By strong I mean causing some reaction on the reader (not necessarily goosebumps, maybe just a small wow).
I'm having this problem right now. Example (the bolded part):
"He told me about how squirrels collect and store nuts for the winter. Nothing unusual. What's interesting is that sometimes they forget where they bury them. Cute, but odd if you think about it. Like, why did nature give a flawed skill to an animal? Why waste its time? The answer is that nature creates imperfect creatures. And that's because--sorry, do you know how natural selection works?"
[The character gives the protagonist a metaphoric explanation about natural selection]
I mulled this over. I'd never thought about nature that way. Imperfection. Was that the reason allergies, cancers, syndromes, and other genetic disorders existed? How about death?
"But that's a very depressive thought," I said. "That means organisms are just broken machines. Including us."
"Maybe," Cath admitted. "De-Shi didn't see it that way, though. On the contrary, he found it incredible how squirrels were planting all these trees, and doing it without even knowing it. How they were rebuilding parks, woodlands, forests, jungles--home of countless plants, insects, and animals. How they were taking part in something immensely big: protecting the Earth, a planet belonging to a solar system, to a galaxy, to a vast and ever-expanding universe. All because of a tiny defect. All because an innocent mistake from nature.
"I'm not sure why, but after De-Shi finished his monologue, I felt fresh, renewed. I not only saw nature differently, but my own life as well. True, I was imperfect, and I would probably always live in pain. However, that didn't make my existence worthless; there was still space for amazing things to happen. For the sun to shine in. For trees and beautiful forests to grow.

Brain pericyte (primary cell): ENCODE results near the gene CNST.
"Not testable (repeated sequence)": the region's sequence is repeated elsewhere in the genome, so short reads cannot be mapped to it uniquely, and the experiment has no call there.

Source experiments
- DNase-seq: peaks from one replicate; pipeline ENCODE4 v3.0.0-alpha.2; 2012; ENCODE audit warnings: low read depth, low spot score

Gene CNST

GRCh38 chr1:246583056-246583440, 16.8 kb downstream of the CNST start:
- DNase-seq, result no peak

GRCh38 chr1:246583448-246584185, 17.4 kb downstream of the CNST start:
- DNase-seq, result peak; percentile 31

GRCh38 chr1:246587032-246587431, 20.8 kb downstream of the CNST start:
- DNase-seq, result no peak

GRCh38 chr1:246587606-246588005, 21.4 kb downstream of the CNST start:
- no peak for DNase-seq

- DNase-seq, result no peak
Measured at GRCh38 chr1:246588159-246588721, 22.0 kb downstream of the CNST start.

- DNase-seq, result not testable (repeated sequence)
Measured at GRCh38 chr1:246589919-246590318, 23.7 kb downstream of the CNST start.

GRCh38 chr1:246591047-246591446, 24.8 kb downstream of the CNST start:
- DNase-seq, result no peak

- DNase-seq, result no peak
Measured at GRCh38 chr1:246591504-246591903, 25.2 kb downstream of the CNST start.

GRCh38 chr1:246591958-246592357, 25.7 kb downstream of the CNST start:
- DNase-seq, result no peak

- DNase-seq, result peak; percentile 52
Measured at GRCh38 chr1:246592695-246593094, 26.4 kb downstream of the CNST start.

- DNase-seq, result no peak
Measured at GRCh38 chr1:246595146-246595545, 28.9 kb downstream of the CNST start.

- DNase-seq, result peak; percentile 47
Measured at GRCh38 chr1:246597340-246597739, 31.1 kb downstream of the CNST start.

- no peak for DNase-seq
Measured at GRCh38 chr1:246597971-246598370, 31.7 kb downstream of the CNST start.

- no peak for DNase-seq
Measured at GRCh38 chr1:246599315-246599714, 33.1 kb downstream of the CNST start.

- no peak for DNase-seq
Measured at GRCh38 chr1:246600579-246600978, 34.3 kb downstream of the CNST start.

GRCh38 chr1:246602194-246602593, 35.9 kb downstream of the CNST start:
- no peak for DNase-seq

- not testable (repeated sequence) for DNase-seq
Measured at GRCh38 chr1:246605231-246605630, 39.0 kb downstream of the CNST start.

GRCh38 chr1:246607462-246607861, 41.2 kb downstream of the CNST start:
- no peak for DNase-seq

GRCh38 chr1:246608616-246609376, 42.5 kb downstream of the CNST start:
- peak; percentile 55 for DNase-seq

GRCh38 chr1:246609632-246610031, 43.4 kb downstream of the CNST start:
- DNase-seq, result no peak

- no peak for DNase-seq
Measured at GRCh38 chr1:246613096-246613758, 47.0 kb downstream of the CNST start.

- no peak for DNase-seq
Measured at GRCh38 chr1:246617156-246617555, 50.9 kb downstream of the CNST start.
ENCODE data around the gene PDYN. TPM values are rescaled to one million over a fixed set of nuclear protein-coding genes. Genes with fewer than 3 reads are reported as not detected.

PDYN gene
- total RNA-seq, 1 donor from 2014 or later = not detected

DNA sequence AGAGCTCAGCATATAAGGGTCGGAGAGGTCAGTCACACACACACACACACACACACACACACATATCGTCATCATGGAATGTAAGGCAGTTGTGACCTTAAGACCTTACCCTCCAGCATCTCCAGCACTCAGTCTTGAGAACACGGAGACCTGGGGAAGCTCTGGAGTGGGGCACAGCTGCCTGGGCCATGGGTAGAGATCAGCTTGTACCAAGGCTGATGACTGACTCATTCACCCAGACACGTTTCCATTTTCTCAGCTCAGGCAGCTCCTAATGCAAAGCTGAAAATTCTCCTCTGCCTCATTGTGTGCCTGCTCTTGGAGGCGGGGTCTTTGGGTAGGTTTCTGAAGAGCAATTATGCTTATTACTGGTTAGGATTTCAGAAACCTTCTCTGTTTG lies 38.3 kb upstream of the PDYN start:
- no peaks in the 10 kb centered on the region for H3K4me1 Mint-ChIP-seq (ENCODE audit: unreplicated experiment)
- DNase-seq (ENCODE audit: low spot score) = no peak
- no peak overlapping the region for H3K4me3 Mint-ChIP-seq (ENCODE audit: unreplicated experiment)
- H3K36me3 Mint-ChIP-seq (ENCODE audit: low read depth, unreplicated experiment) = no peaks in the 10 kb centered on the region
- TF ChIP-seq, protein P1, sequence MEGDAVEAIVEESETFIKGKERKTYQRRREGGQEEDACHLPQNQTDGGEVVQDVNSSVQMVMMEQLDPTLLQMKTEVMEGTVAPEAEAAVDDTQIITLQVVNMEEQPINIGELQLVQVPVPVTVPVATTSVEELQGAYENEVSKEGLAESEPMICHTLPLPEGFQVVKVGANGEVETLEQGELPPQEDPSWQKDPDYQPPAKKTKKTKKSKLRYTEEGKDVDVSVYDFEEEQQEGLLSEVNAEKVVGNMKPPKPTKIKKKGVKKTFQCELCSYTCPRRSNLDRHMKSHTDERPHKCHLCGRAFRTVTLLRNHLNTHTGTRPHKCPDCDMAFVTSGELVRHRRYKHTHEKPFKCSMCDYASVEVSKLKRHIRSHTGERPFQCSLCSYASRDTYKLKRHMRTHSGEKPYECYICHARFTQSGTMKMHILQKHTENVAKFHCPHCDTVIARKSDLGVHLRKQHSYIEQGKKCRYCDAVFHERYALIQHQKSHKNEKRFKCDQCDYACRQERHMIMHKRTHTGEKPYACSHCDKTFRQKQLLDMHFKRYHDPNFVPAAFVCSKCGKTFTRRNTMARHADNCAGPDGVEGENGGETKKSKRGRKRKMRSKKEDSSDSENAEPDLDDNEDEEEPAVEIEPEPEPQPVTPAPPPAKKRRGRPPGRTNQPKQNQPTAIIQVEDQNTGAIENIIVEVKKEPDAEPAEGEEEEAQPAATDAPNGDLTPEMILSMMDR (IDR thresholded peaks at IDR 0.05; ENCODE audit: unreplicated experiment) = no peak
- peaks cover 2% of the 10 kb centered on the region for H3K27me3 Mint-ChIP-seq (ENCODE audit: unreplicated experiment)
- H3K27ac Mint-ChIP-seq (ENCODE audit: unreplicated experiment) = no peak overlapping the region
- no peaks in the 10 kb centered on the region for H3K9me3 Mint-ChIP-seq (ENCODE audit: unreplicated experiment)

Like, in this case, what would make the bolded part stronger? Making it longer? Adding short sentences? Or using a different choice of words, perhaps?
This is something that I consider to be strong. And it's very similar to my passage. It's from the movie Adaptation:
Point is, what's so wonderful is that every one of these flowers has a specific relationship with the insect that pollinates it. There's a certain orchid look exactly like a certain insect so the insect is drawn to this flower, its double, its soul mate, and wants nothing more than to make love to it. And after the insect flies off, spots another soul-mate flower and makes love to it, thus pollinating it. And neither the flower nor the insect will ever understand the significance of their lovemaking. I mean, how could they know that because of their little dance the world lives? But it does. By simply doing what they're designed to do, something large and magnificent happens. In this sense they show us how to live - how the only barometer you have is your heart. How, when you spot your flower, you can't let anything get in your way.